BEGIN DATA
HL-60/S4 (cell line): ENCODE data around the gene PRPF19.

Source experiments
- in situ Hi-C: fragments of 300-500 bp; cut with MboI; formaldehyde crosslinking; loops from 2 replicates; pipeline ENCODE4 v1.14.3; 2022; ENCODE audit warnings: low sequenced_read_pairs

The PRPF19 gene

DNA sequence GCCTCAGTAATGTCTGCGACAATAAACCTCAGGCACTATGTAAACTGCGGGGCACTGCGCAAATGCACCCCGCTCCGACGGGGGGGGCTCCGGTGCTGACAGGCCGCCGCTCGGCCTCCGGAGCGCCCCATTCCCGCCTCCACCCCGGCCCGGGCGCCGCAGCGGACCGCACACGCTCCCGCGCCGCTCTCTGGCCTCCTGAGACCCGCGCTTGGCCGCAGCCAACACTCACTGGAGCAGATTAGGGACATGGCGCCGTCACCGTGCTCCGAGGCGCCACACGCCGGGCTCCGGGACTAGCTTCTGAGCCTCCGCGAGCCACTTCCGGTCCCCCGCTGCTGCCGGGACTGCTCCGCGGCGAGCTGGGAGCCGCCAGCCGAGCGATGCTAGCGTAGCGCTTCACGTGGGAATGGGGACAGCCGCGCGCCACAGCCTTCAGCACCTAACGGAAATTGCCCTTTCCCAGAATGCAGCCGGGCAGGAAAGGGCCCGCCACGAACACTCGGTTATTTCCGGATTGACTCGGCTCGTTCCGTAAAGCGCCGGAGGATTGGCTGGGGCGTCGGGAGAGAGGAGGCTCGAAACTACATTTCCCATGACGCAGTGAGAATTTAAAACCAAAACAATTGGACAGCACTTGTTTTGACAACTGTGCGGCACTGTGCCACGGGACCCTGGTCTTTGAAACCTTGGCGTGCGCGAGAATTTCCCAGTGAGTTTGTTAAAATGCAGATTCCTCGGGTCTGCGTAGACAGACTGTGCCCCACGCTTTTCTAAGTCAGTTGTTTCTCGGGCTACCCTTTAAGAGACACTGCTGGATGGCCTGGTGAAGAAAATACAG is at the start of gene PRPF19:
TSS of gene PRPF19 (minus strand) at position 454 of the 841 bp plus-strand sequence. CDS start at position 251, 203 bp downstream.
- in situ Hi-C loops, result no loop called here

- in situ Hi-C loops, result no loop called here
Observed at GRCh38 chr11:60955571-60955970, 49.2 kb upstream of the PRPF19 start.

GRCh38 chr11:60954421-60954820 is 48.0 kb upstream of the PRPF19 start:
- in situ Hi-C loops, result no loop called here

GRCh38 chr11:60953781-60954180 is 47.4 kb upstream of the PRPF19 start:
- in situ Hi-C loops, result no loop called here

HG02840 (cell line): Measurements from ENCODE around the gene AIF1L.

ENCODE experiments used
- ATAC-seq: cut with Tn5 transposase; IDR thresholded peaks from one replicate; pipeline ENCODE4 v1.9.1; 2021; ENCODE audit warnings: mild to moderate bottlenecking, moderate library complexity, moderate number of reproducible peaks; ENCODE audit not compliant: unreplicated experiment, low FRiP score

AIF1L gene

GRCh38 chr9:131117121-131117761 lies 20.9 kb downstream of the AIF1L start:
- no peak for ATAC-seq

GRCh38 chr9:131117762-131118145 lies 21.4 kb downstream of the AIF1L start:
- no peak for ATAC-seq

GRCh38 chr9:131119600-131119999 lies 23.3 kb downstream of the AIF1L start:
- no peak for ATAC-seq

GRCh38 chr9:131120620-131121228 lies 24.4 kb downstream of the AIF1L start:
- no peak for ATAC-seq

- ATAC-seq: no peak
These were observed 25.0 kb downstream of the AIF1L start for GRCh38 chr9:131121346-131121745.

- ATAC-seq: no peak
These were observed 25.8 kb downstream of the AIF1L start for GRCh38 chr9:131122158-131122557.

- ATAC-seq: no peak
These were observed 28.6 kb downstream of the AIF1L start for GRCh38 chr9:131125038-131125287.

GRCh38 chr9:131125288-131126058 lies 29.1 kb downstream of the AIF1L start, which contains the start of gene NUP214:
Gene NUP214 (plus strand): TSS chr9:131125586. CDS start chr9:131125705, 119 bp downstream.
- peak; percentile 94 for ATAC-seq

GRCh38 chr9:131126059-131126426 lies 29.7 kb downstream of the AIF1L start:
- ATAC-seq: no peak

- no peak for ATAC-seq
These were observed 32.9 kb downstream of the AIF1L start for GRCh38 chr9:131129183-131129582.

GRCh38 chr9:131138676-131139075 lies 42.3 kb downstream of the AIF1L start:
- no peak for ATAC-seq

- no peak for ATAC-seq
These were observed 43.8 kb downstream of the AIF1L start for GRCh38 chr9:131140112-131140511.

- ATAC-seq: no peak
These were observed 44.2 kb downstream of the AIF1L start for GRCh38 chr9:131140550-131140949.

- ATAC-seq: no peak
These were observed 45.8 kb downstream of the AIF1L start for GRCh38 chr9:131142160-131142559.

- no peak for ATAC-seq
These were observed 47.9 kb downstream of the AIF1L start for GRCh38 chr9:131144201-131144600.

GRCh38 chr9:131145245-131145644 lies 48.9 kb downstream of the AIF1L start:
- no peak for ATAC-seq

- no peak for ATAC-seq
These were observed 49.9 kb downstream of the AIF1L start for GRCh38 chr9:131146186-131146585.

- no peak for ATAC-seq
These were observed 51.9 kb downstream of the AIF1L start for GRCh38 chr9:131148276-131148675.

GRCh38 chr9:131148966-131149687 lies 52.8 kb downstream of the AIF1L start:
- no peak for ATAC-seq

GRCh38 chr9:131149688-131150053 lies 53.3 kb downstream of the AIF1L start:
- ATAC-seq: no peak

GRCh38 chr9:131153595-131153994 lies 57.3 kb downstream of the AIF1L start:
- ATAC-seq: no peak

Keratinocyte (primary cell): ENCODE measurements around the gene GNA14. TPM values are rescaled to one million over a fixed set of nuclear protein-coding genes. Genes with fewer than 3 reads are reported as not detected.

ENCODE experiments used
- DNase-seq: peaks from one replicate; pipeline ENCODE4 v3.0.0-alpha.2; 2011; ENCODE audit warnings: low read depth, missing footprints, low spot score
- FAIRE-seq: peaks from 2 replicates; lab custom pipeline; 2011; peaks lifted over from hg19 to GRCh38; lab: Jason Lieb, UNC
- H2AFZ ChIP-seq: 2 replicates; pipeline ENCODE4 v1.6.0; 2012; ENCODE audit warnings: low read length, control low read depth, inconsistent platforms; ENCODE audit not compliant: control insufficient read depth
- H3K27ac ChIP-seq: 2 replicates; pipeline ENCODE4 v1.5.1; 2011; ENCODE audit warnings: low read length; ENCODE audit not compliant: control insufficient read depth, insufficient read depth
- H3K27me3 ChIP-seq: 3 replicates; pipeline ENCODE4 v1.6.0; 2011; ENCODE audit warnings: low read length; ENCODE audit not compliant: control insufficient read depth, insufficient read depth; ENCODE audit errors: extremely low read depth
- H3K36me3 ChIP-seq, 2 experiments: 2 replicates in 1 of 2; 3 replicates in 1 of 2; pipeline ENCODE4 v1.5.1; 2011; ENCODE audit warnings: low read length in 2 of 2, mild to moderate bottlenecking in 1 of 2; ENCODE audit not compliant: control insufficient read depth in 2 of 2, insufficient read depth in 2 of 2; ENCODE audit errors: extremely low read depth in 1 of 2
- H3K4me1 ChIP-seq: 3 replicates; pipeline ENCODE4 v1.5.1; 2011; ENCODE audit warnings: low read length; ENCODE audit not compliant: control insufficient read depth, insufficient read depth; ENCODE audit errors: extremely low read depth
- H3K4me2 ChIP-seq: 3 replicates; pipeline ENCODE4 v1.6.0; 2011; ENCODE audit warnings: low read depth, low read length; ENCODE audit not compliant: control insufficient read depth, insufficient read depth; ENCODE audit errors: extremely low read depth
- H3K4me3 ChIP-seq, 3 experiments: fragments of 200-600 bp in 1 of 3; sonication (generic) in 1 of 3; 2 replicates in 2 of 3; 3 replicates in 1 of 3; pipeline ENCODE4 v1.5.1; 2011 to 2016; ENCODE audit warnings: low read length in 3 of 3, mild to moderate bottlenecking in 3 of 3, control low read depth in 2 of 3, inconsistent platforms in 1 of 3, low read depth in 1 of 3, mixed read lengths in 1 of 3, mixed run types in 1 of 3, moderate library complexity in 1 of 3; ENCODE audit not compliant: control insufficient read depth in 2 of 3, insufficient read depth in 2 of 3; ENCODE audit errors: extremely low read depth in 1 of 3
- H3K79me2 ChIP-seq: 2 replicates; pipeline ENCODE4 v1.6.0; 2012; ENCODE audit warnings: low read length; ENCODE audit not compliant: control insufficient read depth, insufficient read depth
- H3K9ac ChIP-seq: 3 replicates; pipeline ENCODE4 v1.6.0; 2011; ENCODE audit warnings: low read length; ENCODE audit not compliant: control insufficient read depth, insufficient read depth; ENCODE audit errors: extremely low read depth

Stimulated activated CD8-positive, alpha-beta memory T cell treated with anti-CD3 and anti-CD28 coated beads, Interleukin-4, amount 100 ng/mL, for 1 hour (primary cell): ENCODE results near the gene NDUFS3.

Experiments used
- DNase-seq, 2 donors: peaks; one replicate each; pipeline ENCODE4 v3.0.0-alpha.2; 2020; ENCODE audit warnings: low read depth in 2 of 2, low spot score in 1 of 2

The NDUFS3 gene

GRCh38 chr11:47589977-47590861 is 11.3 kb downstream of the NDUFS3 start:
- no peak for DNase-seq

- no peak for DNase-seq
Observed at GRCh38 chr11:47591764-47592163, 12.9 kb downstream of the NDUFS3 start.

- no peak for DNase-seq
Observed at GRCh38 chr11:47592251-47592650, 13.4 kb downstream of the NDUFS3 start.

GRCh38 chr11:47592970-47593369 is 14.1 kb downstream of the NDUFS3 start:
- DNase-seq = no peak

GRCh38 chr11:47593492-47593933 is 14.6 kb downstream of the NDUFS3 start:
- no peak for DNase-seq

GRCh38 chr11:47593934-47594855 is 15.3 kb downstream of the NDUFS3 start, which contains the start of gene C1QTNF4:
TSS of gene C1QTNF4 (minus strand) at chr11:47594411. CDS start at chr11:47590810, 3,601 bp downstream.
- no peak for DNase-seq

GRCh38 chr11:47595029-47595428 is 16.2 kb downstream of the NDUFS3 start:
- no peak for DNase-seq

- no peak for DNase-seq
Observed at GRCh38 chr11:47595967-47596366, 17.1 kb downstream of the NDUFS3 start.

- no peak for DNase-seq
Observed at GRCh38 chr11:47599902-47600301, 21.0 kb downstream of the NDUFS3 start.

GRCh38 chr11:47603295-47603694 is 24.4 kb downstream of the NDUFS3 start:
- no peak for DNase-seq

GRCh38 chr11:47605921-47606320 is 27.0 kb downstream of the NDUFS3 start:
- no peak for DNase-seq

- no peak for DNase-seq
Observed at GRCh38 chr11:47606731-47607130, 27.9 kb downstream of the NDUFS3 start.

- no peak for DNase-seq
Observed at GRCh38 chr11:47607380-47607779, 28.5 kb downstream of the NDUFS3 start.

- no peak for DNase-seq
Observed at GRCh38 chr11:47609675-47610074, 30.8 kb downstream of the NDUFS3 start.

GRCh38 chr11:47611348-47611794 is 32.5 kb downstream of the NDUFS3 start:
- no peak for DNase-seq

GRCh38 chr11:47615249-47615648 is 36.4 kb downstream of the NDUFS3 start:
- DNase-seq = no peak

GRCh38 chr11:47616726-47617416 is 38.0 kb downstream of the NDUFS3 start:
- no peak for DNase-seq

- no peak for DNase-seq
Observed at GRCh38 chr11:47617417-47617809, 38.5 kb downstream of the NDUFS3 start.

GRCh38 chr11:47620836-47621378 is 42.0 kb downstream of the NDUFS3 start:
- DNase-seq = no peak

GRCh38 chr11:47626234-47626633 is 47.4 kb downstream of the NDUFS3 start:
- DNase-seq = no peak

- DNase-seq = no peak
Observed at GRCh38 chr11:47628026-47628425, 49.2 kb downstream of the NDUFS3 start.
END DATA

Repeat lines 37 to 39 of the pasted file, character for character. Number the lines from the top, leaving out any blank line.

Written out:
- no peak for ATAC-seq
These were observed 32.9 kb downstream of the AIF1L start for GRCh38 chr9:131129183-131129582.

GRCh38 chr9:131138676-131139075 lies 42.3 kb downstream of the AIF1L start: